While the idea of foodraising comes from Sandifer’s experience in the nonprofit world, the idea for SolidariTEA’s product itself comes from Jalbert’s background.

solidariTEA’s Cinnamon Peach tea. Photo: Hailey Johnson

Jalbert, a Virginia native, grew up drinking a lot of iced-tea. Today, as a scientist at UCSF’s Surbeck Laboratory for Advanced Imaging studying terminal brain cancer and cancer genetics, he has a whole new respect for the beverage.

Tea, in addition to being refreshing, has natural health benefits, like reducing blood cholesterol levels. SolidariTEA teas are filled with antioxidants, from both the tea leaves and added fruits and spices, that serve to boost the immune system and fight inflammation in the body. According to Jalbert, removing inflammation “combined with a vegetarian diet can be really powerful in terms of preventing cancer.”

In addition, Sandifer and Jalbert ensure their teas are purely organic. SolidariTEA’s commitment to organic is particularly important because tea leaves are not rinsed before they’re brewed. “The tea itself is filled with everything that was on the plant,” Jalbert said, meaning if the leaves were covered in pesticides, the tea would contain those chemicals too.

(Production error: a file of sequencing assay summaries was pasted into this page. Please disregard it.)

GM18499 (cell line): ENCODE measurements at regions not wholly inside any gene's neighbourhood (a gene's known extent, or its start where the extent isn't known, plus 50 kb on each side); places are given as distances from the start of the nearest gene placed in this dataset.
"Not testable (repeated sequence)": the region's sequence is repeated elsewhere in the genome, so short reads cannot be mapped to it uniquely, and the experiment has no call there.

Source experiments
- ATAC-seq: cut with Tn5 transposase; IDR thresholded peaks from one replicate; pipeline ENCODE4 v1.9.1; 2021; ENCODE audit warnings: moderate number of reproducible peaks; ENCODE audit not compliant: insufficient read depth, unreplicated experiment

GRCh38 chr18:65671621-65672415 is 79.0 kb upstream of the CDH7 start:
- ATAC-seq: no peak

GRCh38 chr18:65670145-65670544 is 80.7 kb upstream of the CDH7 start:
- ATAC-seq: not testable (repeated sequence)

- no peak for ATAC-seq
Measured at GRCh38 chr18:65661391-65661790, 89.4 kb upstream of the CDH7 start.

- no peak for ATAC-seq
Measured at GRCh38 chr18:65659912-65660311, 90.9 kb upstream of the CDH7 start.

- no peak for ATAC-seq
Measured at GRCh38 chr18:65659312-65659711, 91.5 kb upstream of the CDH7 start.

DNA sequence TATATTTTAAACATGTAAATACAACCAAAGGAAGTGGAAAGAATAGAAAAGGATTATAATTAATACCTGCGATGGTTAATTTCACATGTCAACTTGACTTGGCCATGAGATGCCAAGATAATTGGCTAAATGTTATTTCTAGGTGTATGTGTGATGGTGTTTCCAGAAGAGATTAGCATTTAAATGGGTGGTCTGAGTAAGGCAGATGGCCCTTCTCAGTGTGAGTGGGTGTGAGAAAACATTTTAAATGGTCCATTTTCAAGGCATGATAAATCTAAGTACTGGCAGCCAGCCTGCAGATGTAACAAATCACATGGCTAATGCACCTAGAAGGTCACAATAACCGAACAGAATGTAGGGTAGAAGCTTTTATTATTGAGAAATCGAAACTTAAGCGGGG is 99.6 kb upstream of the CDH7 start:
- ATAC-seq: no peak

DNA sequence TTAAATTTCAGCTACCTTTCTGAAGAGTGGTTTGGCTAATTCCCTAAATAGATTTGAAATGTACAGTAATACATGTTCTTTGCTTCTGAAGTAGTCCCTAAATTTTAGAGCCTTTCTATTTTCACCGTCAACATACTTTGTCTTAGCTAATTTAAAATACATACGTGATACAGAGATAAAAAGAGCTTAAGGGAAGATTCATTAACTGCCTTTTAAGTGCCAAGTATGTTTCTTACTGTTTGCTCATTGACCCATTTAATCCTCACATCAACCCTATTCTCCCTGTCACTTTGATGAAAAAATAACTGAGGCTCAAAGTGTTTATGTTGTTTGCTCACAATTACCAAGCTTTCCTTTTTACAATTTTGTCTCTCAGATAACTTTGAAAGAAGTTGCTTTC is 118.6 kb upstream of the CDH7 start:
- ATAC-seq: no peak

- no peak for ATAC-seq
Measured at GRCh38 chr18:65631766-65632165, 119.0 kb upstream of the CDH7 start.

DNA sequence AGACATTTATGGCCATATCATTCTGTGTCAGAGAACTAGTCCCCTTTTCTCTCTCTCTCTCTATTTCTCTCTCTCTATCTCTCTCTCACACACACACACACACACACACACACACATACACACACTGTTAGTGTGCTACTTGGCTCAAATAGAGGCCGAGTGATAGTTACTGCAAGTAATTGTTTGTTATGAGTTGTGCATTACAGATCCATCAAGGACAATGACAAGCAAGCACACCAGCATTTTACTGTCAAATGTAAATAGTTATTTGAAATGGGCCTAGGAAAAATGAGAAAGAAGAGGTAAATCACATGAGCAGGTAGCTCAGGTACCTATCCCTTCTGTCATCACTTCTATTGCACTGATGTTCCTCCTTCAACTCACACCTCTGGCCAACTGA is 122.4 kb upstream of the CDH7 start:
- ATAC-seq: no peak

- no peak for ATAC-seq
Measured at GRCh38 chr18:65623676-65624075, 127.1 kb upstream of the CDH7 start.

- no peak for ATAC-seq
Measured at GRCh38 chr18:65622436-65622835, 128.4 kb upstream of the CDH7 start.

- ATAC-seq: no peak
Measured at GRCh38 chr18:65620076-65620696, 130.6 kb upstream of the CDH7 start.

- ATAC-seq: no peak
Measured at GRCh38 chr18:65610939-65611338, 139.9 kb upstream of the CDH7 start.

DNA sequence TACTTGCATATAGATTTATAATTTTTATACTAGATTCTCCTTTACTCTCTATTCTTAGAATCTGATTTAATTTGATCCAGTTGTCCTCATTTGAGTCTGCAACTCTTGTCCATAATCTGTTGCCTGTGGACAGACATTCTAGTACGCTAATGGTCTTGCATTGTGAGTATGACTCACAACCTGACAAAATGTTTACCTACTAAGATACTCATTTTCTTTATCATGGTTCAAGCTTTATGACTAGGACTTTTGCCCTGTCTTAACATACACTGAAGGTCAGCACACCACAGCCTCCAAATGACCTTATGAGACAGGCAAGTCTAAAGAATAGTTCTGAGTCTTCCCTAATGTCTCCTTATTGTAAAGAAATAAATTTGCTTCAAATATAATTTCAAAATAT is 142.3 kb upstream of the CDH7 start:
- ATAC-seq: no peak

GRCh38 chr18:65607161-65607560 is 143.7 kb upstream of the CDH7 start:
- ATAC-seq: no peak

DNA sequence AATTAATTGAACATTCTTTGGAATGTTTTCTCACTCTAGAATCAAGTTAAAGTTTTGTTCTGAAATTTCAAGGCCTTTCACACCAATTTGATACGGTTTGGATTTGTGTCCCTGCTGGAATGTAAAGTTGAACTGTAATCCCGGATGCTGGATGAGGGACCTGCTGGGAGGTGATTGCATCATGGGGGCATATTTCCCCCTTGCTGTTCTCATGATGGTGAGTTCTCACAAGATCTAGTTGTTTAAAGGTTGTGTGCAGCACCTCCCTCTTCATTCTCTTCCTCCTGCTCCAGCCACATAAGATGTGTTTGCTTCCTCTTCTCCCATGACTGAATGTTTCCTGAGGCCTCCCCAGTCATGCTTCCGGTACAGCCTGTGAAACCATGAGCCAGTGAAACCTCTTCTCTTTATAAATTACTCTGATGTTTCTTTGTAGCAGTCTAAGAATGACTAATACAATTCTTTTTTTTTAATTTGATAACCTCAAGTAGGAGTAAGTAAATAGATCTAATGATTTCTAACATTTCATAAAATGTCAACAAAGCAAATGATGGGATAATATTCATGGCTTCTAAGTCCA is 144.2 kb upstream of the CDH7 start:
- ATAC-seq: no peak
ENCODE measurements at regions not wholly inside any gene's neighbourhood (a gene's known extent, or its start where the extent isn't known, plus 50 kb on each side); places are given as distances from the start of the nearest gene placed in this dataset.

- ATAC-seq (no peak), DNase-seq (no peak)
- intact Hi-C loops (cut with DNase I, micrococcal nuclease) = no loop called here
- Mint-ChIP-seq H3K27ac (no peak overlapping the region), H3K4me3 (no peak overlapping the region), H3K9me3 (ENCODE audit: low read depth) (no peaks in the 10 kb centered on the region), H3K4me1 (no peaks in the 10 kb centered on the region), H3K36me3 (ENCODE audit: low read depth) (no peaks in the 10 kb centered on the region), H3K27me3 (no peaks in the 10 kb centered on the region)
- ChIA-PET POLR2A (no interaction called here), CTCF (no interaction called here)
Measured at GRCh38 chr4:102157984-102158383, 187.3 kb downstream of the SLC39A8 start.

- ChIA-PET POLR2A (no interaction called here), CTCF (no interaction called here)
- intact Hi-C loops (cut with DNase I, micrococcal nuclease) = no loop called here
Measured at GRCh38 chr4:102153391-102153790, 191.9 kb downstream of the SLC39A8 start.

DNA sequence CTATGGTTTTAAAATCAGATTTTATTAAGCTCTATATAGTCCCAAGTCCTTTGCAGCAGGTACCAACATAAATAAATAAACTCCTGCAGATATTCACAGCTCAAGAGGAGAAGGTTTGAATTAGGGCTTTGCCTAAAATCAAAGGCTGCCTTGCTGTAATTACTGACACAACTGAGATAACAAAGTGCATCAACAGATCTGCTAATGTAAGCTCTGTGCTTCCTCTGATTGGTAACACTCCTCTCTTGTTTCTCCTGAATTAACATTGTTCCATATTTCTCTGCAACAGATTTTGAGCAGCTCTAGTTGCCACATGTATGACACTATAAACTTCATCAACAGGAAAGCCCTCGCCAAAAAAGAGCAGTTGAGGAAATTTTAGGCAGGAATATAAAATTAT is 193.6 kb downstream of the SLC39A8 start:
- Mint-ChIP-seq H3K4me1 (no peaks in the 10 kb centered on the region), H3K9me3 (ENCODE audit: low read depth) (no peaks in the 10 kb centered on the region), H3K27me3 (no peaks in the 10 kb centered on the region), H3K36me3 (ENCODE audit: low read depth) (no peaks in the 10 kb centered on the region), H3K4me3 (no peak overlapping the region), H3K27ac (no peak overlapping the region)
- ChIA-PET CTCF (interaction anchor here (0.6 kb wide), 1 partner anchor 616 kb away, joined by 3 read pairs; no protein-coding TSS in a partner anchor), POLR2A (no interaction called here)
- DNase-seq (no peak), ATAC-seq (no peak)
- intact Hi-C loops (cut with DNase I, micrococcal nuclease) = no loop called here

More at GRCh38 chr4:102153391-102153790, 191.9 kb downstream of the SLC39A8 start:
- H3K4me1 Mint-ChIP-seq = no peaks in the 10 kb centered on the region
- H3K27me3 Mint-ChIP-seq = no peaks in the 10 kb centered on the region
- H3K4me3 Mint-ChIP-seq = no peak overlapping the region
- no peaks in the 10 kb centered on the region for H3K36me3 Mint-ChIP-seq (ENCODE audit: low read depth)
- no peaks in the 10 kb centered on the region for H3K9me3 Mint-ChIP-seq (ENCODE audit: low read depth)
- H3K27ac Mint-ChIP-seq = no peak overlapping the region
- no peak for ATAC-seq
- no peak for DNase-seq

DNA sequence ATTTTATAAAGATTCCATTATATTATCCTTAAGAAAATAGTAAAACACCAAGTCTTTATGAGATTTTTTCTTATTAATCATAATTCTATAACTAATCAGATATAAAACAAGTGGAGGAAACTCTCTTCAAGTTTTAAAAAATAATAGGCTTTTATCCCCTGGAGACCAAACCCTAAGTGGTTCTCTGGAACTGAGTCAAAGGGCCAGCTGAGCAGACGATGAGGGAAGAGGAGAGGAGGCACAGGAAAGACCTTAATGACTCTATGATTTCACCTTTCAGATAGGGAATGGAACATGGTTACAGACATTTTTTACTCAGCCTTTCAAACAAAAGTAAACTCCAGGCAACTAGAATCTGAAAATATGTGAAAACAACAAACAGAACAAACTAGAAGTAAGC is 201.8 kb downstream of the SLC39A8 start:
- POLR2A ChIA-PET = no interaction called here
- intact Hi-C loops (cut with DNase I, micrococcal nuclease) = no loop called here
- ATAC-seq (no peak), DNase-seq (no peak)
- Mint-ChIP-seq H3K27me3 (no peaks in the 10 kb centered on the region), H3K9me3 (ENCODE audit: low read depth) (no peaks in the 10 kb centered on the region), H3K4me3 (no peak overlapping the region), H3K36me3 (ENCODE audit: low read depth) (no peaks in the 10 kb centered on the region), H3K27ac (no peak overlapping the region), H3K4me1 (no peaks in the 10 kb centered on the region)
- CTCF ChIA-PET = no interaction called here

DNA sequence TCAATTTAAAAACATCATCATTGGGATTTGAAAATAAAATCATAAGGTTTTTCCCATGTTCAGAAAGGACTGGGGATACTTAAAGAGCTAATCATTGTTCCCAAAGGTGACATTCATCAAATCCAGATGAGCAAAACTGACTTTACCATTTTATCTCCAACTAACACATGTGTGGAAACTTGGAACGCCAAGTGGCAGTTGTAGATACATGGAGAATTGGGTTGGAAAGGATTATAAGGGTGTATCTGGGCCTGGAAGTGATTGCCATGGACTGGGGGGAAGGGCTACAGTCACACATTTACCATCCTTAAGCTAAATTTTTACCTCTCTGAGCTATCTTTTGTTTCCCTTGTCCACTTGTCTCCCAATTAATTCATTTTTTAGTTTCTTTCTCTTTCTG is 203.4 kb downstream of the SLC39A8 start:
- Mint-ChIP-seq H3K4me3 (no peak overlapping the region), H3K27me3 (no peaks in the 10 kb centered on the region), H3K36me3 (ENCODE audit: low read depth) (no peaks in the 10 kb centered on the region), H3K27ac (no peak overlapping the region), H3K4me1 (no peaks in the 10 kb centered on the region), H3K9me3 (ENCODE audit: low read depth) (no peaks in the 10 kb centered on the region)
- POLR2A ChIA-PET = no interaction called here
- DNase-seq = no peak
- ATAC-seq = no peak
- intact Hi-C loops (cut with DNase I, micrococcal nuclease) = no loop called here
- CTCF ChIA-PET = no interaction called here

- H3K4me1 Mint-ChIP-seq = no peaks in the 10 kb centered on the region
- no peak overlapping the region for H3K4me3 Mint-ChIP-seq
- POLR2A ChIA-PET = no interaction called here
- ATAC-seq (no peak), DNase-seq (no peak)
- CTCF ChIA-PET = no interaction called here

solidariTEA founders Caroline Sandifer and Trey Jalbert at the farmer’s market. Photo: Blair Beyda Photography

Most of solidariTEA’s ingredients are sourced locally, but tea leaves themselves typically grow in Asia and Africa. Rooibos, for example, only grows in South Africa. In order to keep social justice at the forefront of its production, solidariTEA partners with small farm tea suppliers Equal Exchange, which works exclusively with democratically organized, worker-owned farms.

“At the end of the day, a lot of people recognize the transparency of knowing where your farm is and that the money generated from the sales is going back into their pockets, instead of being distributed into a system that has a lot of social justice problems,” said Jalbert.

It should come as no surprise that solidariTEA is produced with environmental sustainability in mind. The bottling facility where solidariTEAs are produced is a family-owned, solar-powered, fair-trade facility in Santa Cruz. The teas are bottled in glass because it is infinitely recyclable.

The colorful artwork on each bottle was by local artist Jim Silva, who Sandifer and Jalbert commissioned to create the designs.